During the past eight years, President Barack Obama’s pro-abortion position has been devastating to unborn babies and the Americans who fight to protect their rights. But the abortion climate in America could get even worse if Hillary Clinton wins the White House, National Review’s Ramesh Ponnuru predicted.
“During the Obama years, liberalism became more aggressive in its support of abortion. Hillary Clinton’s campaign reflects this new attitude,” Ponnuru wrote. “If she is elected, her administration is likely to reach a new extreme in the depth of its commitment to keeping abortion legal, expanding subsidies for it, and insulating these policies from democratic review.”
Ponnuru pointed out that Clinton’s radical abortion position is similar to Obama’s. She has said in various interviews that an unborn child just hours before birth should have no Constitutional rights. In February, Clinton defended the gruesome partial-birth abortion procedure. Clinton also said she wants to overturn the Hyde Amendment and force taxpayers to pay for abortions.
The Democratic Party used to be more moderate on abortion, or at least make people think that it was, Ponnuru said. The Clintons used to say that abortion should be “safe, legal and rare” and Hillary Clinton once described an abortion as a “tragic” decision. But the political climate on abortion has changed, Ponnuru wrote, and Clinton and the Democrats now are pushing the public to accept abortion on demand through all nine months of pregnancy. They want the public to treat abortions as if they were good for women, and they want taxpayers to pay for them.
His column continued:
The Democratic platform has not said since 2004 that abortion should be rare. The 2016 platform says its availability is a matter of “justice.” The platform had for years said that abortion should be available regardless of ability to pay; now it includes an explicit call to repeal the Hyde amendment, a budget provision in place since the late 1970s that keeps federal Medicaid funds from paying for abortions except in the cases of rape, incest, and threats to the mother’s life.
Clinton has herself said that Hyde should go. A right is “no right at all,” she says, if the government does not enable you to exercise it. (No word on whether people having a hard time buying guns will get Second Amendment subsidies.) In 1994, Clinton strongly supported health-care legislation that included robust protections for abortion opponents: Employers who objected to “abortion or other services” for moral reasons were not to be required to include it in their health coverage. Now Clinton, together with most of her party, condemns the idea that employers should be allowed to “impose their religious beliefs on their employees” through their coverage decisions.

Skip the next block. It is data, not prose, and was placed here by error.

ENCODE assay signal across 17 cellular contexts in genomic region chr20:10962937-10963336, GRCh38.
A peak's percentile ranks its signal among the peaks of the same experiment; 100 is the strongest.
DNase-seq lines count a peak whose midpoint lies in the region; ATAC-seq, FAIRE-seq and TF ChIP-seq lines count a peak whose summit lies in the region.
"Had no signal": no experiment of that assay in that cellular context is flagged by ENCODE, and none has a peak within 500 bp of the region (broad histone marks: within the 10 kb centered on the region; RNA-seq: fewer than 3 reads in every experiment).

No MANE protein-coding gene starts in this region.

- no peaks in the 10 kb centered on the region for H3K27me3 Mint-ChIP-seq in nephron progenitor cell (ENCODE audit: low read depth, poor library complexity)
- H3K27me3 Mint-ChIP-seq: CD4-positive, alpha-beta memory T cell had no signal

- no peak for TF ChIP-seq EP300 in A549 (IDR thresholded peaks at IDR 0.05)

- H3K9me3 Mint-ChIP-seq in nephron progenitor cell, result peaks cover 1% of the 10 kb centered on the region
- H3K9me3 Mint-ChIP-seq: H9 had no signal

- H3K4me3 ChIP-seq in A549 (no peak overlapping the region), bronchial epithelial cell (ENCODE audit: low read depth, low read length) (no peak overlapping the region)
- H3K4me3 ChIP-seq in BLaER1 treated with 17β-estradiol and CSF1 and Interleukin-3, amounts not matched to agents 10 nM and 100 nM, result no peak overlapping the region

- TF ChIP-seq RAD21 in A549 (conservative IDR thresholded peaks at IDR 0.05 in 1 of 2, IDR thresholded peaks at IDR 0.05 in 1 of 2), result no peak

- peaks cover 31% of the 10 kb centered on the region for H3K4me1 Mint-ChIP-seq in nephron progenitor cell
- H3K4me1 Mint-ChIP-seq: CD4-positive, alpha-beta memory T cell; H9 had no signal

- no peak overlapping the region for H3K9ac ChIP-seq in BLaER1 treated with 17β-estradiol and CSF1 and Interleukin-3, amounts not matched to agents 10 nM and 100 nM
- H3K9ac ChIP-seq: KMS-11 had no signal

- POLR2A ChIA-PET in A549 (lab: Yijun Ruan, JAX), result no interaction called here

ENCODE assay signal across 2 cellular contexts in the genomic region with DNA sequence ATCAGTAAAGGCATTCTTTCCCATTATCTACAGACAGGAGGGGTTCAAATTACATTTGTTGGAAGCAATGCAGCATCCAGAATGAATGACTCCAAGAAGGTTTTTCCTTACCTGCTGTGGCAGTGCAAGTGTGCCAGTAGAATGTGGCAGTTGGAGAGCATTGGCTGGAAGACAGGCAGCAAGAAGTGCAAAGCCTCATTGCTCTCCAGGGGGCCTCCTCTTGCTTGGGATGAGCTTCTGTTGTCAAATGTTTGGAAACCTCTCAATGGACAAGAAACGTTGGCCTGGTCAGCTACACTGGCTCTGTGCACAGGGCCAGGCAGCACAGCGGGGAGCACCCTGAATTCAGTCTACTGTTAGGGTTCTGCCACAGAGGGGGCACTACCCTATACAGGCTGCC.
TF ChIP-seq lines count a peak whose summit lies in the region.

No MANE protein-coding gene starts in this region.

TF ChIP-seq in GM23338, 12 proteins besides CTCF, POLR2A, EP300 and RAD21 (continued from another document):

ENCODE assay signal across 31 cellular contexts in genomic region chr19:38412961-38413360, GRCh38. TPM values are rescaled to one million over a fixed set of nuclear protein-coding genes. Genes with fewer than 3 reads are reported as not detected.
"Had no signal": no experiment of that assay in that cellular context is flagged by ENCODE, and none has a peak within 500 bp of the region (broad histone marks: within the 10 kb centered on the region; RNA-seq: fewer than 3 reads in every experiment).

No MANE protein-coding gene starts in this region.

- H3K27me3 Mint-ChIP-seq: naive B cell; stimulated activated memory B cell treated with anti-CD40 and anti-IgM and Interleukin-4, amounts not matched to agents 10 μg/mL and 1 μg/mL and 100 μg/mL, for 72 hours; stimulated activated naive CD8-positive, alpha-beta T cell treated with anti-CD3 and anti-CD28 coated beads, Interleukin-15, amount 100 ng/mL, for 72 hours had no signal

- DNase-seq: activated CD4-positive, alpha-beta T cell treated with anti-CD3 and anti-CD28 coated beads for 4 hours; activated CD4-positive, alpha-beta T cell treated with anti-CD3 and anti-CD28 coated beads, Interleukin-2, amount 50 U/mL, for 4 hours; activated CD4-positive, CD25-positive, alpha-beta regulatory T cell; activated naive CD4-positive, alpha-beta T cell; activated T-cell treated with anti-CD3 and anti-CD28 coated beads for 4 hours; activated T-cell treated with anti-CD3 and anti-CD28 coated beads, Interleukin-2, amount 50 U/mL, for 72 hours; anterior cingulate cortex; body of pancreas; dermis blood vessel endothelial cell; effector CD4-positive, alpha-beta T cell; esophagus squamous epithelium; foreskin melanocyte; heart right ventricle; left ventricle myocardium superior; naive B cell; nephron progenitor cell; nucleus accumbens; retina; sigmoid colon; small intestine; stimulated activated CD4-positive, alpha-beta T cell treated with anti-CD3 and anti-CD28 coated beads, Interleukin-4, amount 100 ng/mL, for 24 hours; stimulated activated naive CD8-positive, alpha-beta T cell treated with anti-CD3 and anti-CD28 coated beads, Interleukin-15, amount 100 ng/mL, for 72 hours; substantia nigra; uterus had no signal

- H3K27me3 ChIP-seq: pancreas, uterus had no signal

Though Clinton’s and the Democratic Party’s radical stance is out of touch with most people’s views on abortion, Ponnuru argued that they see an opportunity to push their agenda on a divided America:
Democrats are trying to lead rather than follow public opinion on abortion. Many liberals have concluded over the last decade that they have been ceding too much ground on the issue. The years Democrats talked about making abortion rare and called it tragic saw an increase in the number of pro-life laws, from waiting periods to bans on partial-birth abortion. Many of them dislike that kind of talk on principle: Saying that abortion is “tragic” and to be reduced, after all, suggests that it is something more problematic than the removal of a tumor.
Liberals have also had less need to make concessions of any kind to conservatism in recent years. The collapse of the Republican party during Bush’s second term; its continued internal divisions and demographic decay; and, now, its embrace of Donald Trump: All have given them the sense that compromise is unnecessary. On abortion specifically, liberals have been liberated by the extinction of pro-life Democrats. And they have not been given recent reason to fear that extremism would have a cost. At no point since the debate over partial-birth abortion — the federal law against which was signed 13 years ago — have pro-lifers managed to keep the national debate focused on that extremism. Trump could change that now that the Democrats are openly campaigning on subsidies for abortion. But his own history on the subject and his lack of interest in it both argue against his taking the offensive. His convention speech ignored it.
The U.S. already has extreme abortion laws, compared to the rest of the world. The United States is one of only a handful of countries that allows abortions after 20 weeks for any reason. Others include China, North Korea and Vietnam. But that is not enough for the abortion industry and its allies in the Democratic Party. They want abortion to be legal and readily available to any one, for any reason up until the moment of birth. And they want taxpayers to pay for them.
If Clinton wins the White House, she could solidify the United States’ status as one of the most pro-abortion countries in the world for years to come – and jeopardize the lives of millions of innocent babies in the womb.